The Great Mouse Detective appears in an aspect ratio of approximately 1.78:1 on this Blu-ray Disc. This became a good representation of the source.
When Disney takes on their higher-profile titles, they tend to run them through a pretty intense “clean up” process that eliminates grain. Colors can also be altered as well.
None of that happened for Detective, and that meant it lacked the shine and polish of the other efforts. Nonetheless, it offered a stronger document of how the movie looked when released.
Sharpness seemed good. Occasional instances of softness crept into wider shots, but the movie remained pretty well-defined over all.
Jagged edges and moiré effects created no concerns, and I also noticed no signs of edge enhancement. As noted, we get some minor grain here, and print flaws remained absent.
Though virtually all of Detective took place at night, the film still boasted a reasonably varied palette, and the disc replicated those tones fairly well. The colors could lean a little dull at times, but they usually appeared well-represented.
Black levels seemed deep and rich, while shadow detail was appropriately heavy but not overly thick. Overall, The Great Mouse Detective provided a satisfying visual presentation whose “flaws” related to the source.
While not quite as good, the DTS-HD MA 5.1 soundtrack of The Great Mouse Detective seemed pleasing. Given the age of the material, I didn’t feel surprised to discover that it emphasized the forward channels.
Within that domain, music showed nice stereo imaging and presence. Effects spread reasonably well across the front spectrum, and the elements moved acceptably naturally, but the score and songs remained the most prominent parts of the track. The rear speakers played a small role, as they mainly contributed general reinforcement of music and effects.
Audio quality was consistently positive. Speech usually sounded distinct and warm, without edginess or other issues.
Effects lacked distortion and occasionally showed nice life. For example, the stomp of Felicia the cat presented the appropriate low-end impact.
Sometimes the effects sounded a bit flat, but they worked well for the most part. The score and songs offered good range and dimensionality as well. This wasn’t a dazzling track, but it provided clear, vivid audio.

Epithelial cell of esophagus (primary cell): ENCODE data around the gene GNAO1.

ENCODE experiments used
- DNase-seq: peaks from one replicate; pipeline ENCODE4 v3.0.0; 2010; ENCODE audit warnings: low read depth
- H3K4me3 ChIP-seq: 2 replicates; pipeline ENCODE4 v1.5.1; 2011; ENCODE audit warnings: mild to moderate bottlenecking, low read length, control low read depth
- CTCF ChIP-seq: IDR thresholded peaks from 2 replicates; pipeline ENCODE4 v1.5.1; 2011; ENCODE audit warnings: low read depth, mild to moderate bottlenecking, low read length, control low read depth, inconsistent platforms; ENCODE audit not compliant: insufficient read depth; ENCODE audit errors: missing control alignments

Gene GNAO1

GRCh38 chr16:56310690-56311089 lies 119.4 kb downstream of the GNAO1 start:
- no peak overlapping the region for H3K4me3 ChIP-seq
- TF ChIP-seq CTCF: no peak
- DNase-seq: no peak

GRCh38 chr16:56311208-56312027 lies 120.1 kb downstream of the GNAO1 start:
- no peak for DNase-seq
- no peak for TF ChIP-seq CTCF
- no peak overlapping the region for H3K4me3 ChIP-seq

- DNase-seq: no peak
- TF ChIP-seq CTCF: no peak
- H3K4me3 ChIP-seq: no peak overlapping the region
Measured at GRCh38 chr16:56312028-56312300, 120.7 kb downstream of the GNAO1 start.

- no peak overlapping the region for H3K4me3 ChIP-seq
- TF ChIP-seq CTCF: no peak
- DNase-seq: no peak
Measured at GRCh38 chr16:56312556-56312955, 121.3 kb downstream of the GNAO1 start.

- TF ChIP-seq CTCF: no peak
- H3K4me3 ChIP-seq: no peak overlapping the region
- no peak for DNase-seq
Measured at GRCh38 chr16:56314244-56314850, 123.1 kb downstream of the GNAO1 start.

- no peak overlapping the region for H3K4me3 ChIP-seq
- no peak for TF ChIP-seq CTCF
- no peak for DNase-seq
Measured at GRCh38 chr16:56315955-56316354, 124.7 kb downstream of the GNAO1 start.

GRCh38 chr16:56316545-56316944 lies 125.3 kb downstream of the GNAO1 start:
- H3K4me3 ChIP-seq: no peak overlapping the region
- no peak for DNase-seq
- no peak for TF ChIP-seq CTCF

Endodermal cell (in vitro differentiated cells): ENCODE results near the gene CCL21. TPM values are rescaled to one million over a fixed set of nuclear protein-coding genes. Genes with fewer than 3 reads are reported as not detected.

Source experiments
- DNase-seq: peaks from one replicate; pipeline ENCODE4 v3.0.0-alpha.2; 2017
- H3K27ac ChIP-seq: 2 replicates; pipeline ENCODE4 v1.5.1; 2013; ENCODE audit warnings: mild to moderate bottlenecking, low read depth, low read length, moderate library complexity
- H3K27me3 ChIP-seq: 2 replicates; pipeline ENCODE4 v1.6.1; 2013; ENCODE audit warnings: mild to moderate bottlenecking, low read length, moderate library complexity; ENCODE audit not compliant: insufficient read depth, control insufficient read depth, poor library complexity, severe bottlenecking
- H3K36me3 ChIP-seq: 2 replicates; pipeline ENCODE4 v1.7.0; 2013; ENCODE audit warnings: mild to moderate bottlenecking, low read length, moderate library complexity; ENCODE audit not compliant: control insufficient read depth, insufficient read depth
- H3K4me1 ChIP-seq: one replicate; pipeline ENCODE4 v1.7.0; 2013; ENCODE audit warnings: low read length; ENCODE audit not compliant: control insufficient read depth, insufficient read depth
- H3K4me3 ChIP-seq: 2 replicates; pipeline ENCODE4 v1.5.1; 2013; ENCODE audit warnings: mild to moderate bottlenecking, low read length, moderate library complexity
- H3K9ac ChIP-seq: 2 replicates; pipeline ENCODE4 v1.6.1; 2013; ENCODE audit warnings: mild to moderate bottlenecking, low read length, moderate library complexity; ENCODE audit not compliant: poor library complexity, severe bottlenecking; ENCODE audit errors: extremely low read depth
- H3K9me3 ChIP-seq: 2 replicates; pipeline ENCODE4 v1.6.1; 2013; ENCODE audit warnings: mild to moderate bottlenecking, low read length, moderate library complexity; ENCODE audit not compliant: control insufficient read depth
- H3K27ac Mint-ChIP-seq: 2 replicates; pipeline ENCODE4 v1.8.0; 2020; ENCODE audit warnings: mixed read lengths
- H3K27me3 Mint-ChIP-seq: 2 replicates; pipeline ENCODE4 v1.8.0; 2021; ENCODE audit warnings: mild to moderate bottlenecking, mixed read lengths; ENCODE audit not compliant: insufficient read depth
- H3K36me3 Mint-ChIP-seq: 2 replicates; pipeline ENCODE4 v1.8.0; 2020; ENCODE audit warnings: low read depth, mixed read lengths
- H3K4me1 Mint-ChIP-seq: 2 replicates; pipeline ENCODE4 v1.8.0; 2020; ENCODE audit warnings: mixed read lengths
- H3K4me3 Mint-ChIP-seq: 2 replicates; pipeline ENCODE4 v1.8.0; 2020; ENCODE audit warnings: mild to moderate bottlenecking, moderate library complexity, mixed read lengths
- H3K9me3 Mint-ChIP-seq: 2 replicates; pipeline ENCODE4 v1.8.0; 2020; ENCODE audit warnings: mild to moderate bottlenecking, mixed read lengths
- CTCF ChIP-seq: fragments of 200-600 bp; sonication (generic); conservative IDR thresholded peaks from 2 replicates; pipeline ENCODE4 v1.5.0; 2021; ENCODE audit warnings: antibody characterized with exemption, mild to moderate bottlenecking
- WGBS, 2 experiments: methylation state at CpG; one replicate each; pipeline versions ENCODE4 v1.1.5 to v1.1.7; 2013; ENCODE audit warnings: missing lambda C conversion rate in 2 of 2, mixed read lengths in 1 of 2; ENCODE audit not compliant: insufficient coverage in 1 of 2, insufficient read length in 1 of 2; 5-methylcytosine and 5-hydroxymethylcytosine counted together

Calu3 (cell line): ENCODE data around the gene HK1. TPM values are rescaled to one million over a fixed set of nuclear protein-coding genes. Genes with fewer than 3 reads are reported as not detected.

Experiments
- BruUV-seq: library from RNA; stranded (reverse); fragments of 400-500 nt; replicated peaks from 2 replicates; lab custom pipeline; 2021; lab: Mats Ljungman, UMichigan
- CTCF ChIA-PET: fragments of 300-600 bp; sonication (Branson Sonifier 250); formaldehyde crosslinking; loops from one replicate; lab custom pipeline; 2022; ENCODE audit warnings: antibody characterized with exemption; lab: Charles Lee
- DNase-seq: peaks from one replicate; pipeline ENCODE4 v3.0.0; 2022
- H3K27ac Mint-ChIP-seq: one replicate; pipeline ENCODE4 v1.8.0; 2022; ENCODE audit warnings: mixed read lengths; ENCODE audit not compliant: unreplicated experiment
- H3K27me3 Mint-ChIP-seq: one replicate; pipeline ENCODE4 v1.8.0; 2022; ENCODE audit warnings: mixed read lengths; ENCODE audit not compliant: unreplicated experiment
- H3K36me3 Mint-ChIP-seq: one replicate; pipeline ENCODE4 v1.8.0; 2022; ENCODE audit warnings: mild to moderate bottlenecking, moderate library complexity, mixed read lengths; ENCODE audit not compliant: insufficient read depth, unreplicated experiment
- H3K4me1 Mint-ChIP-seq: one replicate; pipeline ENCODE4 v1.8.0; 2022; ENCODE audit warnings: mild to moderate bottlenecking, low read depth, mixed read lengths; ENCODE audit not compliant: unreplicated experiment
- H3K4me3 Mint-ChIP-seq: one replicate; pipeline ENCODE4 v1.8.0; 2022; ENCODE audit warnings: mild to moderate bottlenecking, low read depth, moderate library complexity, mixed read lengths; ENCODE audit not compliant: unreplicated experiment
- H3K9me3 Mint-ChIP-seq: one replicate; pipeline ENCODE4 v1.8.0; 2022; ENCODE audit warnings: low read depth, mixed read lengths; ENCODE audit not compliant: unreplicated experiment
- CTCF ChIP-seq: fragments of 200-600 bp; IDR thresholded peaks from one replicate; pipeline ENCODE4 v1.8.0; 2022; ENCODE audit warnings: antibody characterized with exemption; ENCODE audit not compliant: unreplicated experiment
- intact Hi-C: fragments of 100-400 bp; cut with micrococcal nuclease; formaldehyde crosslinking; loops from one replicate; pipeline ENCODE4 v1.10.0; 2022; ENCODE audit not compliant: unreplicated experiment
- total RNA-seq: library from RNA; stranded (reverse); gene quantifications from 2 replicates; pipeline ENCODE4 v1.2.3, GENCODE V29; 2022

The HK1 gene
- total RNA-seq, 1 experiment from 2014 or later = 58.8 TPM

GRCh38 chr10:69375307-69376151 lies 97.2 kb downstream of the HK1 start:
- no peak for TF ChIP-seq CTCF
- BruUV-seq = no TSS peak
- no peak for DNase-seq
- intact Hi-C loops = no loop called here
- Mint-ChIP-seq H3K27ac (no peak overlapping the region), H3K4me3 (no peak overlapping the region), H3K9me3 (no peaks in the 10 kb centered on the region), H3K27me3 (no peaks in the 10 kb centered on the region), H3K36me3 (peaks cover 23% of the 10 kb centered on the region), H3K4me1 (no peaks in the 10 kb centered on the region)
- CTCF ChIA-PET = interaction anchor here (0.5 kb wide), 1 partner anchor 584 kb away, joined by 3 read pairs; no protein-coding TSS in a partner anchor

How did the Blu-ray compare to the prior DVD from 2010? The age of the material restricted growth for the audio, but the lossless mix felt a bit warmer and fuller.
As for visuals, they came with moderate improvements, though conversely, the superior capabilities of Blu-ray allowed the source’s limitations to become more apparent. Whereas the lower resolution of DVD hid some concerns, they were more obvious in hi-def.
Nonetheless, I preferred the Blu-ray. It looked cleaner and more vivid and a better representation of the original film.
Most of the 2010 DVD’s extras repeat here, and So You Think You Can Sleuth? offers a four-minute, 41-second history of detectives. Though the disc touts this as a game, it’s really nothing more than a featurette.
Yeah, the piece includes one case for viewers to solve, but that’s it. It’s weird that this is listed as a game, but the show itself is moderately interesting anyway.
The Making of The Great Mouse Detective provides a short and perfunctory featurette. It runs seven minutes, 53 seconds and brings comments from studio executive Roy E. Disney, supervising animator Glen Keane, actors Barrie Ingham, Val Bettin, and Vincent Price, singer Melissa Manchester, composer Henry Mancini, and animator Phil Nibbelink.
The program seems superficial and provides very little information about the production. We get a couple of decent tidbits but nothing particularly noteworthy.
Like many Disney DVDs, we find a Sing-Along Song here. This one accompanies Ratigan’s “The World’s Greatest Criminal Mind”.
I never could figure out what someone so inclined couldn’t just turn on the movie’s subtitles to do this, but if you dig sing-along songs, have a party!
The disc opens with ads for Cinderella (1950) and Beverly Hills Chihuahua 3. Sneak Peeks adds promos for Secret of the Wings, Planes, Cinderella II and Cinderella III. No trailer for Detective appears here.
A second disc provides a DVD copy of Detective. It duplicates the 2010 DVD.
No one will ever confuse The Great Mouse Detective for classic Disney, but it succeeds better than most of their material from the 1970s and 1980s. The movie’s modest scope allows it to rely more strongly on character, and it seems unusually - and pleasantly - quiet and thoughtful. The Blu-ray brings pretty good picture and audio but it skimps on bonus materials. Nothing here dazzles, but Detective remains a likable tale.
To rate this film, visit the original review of THE GREAT MOUSE DETECTIVE